In this piece, Tahir Zaman reflects on how new models of citizenship are up-ending the myopia of state-centric responses to displacement. In Athens, a ‘mobile commons’ is opening up, defined by sharing, solidarity and resistance to a state whose priorities reflect more the interests of international capital than the needs of both refugees and hosts alike. As Zaman suggests, the challenge of displacement, and the failure of state-centric responses to it, is mobilising diverse forms of hospitality (and hostility) toward refugees, often pioneered through the politics of solidarity: in particular, autonomous housing collectives. Our Refugee Hosts project aims to understand the motivations behind such responses – whether they are explicitly or implicitly inspired by faith, shared histories, or new forms of refugee-refugee solidarity – so that we can improve and enhance humanitarian engagements with local communities in Lebanon, Jordan and Turkey.

Athens and the Struggle for…

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Supporting refugee livelihoods or host stability? The two sides of the coin

For many refugees, the humanitarian programmes focusing on “livelihoods” end up having merely an “accessory” role rather than generating sustainable labour.

 

Civil defence members and civilians put out fire at a camp for Syrian refugees near the town of Qab Elias, in Lebanon’s Bekaa Valley, July 2, 2017. Picture by HASSAN ABDALLAH/Reuters/PA Images. All rights reserved.

 

Civil defence members and civilians put out fire at a camp for Syrian refugees near the town of Qab Elias, in Lebanon’s Bekaa Valley, July 2, 2017. Picture by HASSAN ABDALLAH/Reuters/PA Images. All rights reserved.The livelihood component of humanitarian programmes has taken on ever greater importance over the past few decades. It touches on and integrates various NGO sectors, including protection [1], food security and water sanitation and hygiene (WASH). In particular, the strategy of humanitarian livelihoods programming targeting refugees around the world has changed from the care and maintenance of refugees to the self-reliance formula during the 1960s and ’70s.

The challenge of translating the concept of “livelihoods” from English into other languages is noteworthy, particularly with respect to the term’s technocratic implications, and Latin languages have by and large adopted it as a loan wordtout court. In recent interviews conducted with local aid workers in the city of Halba in the Akkar province (northern Lebanon), “livelihoods” was translated into Arabic by using a broader expression, namely “ways to improve life” (subul tahsin al-‘aiysh). Tentative and stunted verbal and conceptual translations of “livelihoods” play a major role in unpacking the standardised and de-historicised way in which livelihood strategies have been exported through humanitarian programming, which has the (paradoxical) purpose of guaranteeing survival on the basis of local specificities.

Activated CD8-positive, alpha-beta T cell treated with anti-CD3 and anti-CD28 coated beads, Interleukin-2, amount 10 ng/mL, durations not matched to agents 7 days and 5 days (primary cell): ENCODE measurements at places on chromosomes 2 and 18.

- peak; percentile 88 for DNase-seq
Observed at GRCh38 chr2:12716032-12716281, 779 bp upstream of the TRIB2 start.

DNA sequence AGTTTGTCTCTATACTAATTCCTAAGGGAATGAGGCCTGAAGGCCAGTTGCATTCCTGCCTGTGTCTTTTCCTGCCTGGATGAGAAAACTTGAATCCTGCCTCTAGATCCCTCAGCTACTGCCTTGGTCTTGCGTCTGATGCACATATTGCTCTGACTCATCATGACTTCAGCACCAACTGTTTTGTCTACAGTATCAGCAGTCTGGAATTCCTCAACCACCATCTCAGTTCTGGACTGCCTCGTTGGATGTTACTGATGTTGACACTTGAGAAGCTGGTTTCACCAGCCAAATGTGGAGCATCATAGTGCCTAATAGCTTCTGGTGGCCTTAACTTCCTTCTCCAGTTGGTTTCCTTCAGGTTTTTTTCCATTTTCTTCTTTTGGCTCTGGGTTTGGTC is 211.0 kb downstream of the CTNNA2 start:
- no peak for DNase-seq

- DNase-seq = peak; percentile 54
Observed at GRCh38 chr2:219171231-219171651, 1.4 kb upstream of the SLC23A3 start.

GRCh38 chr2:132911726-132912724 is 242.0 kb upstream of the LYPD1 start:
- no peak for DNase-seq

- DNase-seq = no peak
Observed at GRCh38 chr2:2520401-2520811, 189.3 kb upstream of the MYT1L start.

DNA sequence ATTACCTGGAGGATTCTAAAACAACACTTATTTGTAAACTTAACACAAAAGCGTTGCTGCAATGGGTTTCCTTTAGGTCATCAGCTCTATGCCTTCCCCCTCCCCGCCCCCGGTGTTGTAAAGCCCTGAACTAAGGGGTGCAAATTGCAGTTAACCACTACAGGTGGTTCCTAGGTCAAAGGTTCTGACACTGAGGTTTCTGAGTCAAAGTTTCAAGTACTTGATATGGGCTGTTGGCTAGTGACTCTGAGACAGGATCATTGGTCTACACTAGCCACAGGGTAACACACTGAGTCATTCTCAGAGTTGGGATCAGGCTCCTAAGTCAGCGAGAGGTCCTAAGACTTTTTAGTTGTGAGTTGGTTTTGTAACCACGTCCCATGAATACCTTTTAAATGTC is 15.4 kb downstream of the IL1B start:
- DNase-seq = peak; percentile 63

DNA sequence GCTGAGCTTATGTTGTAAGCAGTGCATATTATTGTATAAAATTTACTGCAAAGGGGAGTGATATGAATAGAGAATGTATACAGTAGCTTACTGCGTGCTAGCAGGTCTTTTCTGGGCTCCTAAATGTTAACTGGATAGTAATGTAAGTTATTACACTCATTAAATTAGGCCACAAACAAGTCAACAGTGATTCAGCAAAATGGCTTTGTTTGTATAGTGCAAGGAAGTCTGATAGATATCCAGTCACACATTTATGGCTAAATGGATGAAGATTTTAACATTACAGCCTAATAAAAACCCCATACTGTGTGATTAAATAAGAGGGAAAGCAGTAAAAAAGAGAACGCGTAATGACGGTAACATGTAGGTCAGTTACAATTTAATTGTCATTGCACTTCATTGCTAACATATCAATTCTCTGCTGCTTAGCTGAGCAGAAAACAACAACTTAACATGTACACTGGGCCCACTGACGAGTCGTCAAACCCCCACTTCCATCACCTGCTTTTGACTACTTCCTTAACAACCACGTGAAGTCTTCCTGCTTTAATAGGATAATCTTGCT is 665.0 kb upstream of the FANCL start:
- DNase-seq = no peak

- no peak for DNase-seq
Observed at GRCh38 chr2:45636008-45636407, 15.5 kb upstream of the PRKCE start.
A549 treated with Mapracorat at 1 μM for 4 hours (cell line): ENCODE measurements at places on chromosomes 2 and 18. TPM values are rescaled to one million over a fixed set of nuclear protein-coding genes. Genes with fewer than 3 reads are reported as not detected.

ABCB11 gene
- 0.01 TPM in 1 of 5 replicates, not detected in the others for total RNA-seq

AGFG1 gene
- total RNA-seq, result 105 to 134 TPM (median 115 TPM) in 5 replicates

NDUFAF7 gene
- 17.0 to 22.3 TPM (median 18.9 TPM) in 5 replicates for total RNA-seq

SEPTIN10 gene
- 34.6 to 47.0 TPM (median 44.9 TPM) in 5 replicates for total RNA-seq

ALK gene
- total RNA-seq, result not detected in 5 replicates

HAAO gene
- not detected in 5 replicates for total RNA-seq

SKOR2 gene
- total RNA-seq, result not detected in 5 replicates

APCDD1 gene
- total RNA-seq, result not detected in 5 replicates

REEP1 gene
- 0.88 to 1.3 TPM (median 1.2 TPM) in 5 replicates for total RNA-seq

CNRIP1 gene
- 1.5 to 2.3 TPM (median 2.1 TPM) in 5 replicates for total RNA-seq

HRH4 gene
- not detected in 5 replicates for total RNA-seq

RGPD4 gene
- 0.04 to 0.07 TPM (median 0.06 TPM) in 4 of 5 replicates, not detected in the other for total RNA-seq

Regarding the case of Akkar in northern Lebanon, most of the livelihoods programmes currently being implemented among refugees and local hosts are meant to produce temporary, small-scale and – for women – mostly home-based forms of income. According to the Syrian refugees I interviewed in Akkar in February and March 2017, humanitarian programmes end up having merely an “accessory” role: They do not generate any form of sustainable labour and practically turn vocational training into leisure activities. For these refugees, this comes as no surprise. They are aware of the scarcity of job opportunities that Akkar’s economy can provide, of the fickle character of Lebanon’s (mainly de facto) policies regulating their everyday lives and of the legal constraints they face as unrecognised refugees. Lebanon is not a signatory to the 1951 Geneva Convention on Refugees and the 1967 Protocol. At present it allows Syrians to work exclusively in the agriculture, gardening, cleaning and construction sectors. These are the sectors in which Syrian migrant workers have historically worked throughout the country.

To analytically understand what refugee interviewees have called the “cosmetic” role that humanitarian programming plays while displacement becomes long-term, the humanitarian discourse around refugee livelihoods in Lebanon – as argued by a UN official I interviewed – has now replaced the “cash for work” formula with the “community support” motto. This is done in an effort to disguise and sugarcoat what the refugee beneficiary may be able to earn and learn in host societies.

The humanitarian intent is primarily aimed at creating and enhancing sources of livelihoods, rather than getting beneficiaries to participate in leisure activities. Nonetheless, the social-affective value of offering physical spaces for collective forms of exchange and temporary learning should not be undercut.

To date, 253,332 Syrian refugees have been registered with the UNHCR in this region in Lebanon. Despite this rather large number, during my latest visit to Akkar I noticed that these individuals were becoming decreasingly visible in the public space. Having moved here since 2011, they are often undocumented, feel unaccepted at the local level and therefore prefer to lead their lives behind closed doors.